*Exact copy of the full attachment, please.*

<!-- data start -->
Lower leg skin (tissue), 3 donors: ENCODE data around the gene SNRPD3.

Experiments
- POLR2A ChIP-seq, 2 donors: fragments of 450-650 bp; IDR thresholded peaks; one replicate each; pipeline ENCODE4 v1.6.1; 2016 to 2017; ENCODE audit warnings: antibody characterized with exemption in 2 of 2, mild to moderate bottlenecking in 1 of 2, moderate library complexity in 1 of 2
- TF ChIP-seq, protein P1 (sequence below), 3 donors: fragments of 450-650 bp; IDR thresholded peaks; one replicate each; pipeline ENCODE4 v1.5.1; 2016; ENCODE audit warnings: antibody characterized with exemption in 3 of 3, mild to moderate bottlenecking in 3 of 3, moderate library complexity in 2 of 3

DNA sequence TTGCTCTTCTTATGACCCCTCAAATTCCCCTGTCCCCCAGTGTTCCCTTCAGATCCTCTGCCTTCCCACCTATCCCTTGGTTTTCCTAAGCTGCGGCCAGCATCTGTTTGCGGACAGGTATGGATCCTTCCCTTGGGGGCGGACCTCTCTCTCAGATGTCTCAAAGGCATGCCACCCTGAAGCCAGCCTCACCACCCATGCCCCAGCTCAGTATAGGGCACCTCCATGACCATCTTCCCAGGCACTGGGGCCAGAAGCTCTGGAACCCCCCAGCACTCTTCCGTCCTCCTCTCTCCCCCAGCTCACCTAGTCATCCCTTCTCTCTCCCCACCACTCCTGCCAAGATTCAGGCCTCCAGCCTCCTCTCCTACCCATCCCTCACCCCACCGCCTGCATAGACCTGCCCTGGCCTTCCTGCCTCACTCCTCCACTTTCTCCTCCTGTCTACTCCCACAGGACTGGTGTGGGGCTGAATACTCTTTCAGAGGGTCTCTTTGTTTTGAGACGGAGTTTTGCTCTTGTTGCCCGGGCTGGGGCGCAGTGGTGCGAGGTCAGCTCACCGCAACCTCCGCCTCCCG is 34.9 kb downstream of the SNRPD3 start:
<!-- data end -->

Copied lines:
Lower leg skin (tissue), 3 donors: ENCODE data around the gene SNRPD3.

Experiments
- POLR2A ChIP-seq, 2 donors: fragments of 450-650 bp; IDR thresholded peaks; one replicate each; pipeline ENCODE4 v1.6.1; 2016 to 2017; ENCODE audit warnings: antibody characterized with exemption in 2 of 2, mild to moderate bottlenecking in 1 of 2, moderate library complexity in 1 of 2
- TF ChIP-seq, protein P1 (sequence below), 3 donors: fragments of 450-650 bp; IDR thresholded peaks; one replicate each; pipeline ENCODE4 v1.5.1; 2016; ENCODE audit warnings: antibody characterized with exemption in 3 of 3, mild to moderate bottlenecking in 3 of 3, moderate library complexity in 2 of 3

DNA sequence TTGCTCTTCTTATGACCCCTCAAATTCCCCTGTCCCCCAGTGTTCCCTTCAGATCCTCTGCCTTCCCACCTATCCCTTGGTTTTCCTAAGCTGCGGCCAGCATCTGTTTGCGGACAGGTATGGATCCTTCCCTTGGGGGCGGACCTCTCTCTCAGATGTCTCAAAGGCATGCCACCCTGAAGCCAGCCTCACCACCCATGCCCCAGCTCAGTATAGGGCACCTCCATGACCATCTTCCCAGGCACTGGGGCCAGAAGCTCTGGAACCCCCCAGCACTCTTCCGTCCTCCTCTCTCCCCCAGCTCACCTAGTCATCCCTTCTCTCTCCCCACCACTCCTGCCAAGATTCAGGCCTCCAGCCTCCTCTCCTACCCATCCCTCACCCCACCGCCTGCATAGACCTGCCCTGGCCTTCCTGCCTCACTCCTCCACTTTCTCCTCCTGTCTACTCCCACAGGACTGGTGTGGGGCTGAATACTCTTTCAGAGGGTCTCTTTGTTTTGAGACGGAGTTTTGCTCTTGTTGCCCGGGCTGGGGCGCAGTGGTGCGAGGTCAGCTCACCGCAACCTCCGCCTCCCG is 34.9 kb downstream of the SNRPD3 start: